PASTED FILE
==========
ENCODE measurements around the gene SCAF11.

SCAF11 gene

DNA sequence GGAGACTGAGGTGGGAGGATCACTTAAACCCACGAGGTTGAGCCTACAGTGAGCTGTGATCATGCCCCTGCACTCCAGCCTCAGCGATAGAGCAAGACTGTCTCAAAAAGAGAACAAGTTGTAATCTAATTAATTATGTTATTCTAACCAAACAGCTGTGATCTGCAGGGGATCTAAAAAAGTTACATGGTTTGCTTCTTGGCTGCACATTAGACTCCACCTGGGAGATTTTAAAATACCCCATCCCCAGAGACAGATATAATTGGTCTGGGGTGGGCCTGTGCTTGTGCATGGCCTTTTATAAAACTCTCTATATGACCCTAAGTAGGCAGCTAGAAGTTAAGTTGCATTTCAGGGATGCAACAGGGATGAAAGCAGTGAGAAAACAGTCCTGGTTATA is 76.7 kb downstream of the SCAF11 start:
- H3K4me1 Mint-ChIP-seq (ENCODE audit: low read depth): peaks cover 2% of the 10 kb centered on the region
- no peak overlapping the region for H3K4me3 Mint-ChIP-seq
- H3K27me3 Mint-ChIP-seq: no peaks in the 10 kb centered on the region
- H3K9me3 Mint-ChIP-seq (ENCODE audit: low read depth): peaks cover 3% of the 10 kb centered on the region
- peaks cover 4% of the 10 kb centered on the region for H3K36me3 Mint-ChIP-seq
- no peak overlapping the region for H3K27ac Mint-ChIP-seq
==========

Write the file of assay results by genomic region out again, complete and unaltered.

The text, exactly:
ENCODE measurements around the gene SCAF11.

SCAF11 gene

DNA sequence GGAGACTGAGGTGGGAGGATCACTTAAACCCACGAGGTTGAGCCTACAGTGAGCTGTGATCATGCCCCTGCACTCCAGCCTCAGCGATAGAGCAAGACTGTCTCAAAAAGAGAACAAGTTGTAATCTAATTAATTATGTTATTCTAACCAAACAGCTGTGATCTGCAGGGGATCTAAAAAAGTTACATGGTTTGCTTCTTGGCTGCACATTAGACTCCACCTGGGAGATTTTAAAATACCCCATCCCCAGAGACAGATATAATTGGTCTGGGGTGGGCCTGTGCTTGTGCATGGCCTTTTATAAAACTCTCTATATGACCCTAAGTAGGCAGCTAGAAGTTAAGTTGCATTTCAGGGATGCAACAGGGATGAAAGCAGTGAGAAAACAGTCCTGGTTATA is 76.7 kb downstream of the SCAF11 start:
- H3K4me1 Mint-ChIP-seq (ENCODE audit: low read depth): peaks cover 2% of the 10 kb centered on the region
- no peak overlapping the region for H3K4me3 Mint-ChIP-seq
- H3K27me3 Mint-ChIP-seq: no peaks in the 10 kb centered on the region
- H3K9me3 Mint-ChIP-seq (ENCODE audit: low read depth): peaks cover 3% of the 10 kb centered on the region
- peaks cover 4% of the 10 kb centered on the region for H3K36me3 Mint-ChIP-seq
- no peak overlapping the region for H3K27ac Mint-ChIP-seq